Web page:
Christmas Ghost Story Competition
t seems that no-one knows where the tradition of telling ghost stories at Christmas came from. It was certainly around during Victorian England when Charles Dickens wrote “A Christmas Carol”. Dickens himself called his famous novella “A Ghost Story for Christmas”. The tradition probably goes back many years before this, when telling stories around a blazing hearth was the entertainment as the nights grew longer.
In this noble tradition, we are once more running our Ghost Story Competition for publication at Christmas time. Take a leaf out of your ancestors’ book and tell chilling tales for Christmas entertainment.
The competition is open to all ages (please see additional rules for more information).
Please look through the Competition Terms and Conditions, and Tips, before entering your story.
Far be it from us to tell you how to write your stories! Everybody has their own voice and we look forward to hearing it when we receive your entries. However, here are a few general tips and guidance that you might find useful...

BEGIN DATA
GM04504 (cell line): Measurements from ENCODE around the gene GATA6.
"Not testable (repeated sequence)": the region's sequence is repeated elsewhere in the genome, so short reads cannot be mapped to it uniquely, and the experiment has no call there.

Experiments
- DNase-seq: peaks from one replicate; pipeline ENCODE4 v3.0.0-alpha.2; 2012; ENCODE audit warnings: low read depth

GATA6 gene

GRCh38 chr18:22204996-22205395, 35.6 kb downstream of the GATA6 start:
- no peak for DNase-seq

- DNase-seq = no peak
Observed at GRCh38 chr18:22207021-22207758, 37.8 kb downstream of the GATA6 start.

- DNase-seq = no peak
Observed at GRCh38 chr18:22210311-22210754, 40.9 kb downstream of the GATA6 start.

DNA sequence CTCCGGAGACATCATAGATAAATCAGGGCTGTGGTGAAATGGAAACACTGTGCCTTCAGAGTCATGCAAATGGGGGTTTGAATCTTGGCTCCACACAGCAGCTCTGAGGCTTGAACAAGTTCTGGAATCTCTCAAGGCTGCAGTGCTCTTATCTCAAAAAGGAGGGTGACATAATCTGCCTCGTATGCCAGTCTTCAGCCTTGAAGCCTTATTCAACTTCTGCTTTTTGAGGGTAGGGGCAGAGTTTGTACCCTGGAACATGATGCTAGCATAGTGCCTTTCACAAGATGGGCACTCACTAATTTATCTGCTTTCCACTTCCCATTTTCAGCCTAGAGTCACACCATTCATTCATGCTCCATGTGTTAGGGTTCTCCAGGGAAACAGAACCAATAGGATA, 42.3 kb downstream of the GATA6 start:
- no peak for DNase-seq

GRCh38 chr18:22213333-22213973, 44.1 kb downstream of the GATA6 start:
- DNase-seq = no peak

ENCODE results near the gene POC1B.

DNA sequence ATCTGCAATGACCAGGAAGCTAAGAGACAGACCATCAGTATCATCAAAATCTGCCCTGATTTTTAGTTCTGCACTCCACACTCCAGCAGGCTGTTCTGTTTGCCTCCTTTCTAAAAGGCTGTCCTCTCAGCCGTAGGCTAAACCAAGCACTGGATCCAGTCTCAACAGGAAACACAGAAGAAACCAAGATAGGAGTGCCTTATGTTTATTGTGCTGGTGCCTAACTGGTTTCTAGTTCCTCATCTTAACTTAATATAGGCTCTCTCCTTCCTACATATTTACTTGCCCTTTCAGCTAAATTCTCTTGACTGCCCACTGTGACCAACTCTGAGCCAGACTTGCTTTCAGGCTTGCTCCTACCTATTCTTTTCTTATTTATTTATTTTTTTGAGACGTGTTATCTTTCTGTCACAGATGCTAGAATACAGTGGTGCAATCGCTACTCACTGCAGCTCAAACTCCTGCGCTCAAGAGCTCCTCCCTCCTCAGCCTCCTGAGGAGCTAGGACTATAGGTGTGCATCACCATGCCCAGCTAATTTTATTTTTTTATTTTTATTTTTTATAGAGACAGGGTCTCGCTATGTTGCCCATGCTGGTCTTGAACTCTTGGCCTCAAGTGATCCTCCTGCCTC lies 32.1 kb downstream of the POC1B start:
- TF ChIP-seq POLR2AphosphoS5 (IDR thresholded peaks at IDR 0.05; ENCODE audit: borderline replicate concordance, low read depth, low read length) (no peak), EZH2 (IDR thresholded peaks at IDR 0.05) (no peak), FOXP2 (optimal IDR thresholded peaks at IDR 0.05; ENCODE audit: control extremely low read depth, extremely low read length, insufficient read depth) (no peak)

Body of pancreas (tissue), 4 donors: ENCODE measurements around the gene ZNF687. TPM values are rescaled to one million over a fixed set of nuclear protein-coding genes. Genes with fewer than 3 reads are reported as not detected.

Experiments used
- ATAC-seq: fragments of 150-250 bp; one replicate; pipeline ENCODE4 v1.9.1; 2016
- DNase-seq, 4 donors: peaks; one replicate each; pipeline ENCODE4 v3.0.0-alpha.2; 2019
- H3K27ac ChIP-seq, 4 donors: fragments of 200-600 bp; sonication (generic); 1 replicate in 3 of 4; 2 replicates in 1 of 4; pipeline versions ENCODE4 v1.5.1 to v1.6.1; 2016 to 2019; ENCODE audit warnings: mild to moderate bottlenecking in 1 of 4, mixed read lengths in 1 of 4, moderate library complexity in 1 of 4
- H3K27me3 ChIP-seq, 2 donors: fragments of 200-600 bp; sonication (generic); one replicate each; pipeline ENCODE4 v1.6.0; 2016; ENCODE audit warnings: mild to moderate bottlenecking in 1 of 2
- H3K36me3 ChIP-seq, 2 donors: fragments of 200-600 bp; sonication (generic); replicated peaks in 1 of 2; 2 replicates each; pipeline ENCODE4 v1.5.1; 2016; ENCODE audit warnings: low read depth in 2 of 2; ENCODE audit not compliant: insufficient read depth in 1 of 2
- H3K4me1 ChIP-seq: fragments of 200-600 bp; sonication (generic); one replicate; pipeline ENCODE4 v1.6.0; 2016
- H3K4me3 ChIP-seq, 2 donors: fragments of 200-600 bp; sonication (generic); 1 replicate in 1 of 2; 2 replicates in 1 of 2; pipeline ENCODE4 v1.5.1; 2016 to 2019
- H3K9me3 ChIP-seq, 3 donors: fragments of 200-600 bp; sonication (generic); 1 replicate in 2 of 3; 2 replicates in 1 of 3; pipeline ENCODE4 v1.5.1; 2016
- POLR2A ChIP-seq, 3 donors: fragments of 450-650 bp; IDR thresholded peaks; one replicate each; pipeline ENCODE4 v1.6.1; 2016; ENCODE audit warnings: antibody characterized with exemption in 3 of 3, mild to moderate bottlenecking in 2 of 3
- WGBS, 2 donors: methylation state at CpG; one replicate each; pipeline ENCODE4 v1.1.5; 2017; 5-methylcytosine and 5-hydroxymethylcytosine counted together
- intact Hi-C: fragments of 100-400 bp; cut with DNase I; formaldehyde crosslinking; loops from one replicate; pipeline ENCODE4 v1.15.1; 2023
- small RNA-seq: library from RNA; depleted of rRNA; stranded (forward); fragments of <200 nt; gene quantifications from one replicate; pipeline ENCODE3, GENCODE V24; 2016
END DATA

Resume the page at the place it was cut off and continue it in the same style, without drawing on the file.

The word limit is 4000 words. However, a good story doesn’t need to be close to this word count. If you can put your story across well in 500 words, then go ahead and enter it!
The trailer is only designed to give you ideas, your ghost story might have nothing to do with it and that's absolutely fine!
You don’t have to write a scary ghost story. We are looking for something that transports us to that magical place where readers go – something extra special. You don't have to buy previous anthologies, but it might give you an idea of the sort of things our judges are looking for.
Instead of always writing about what your character can see, sometimes it’s good to use your other senses too (hear, smell, taste, feel).
The judges will be looking for a finished, polished product so ensure you have proofread your work. Sometimes it’s better to ask someone else to proofread.
This free eBook of our own ghostly experiences might give you some pointers!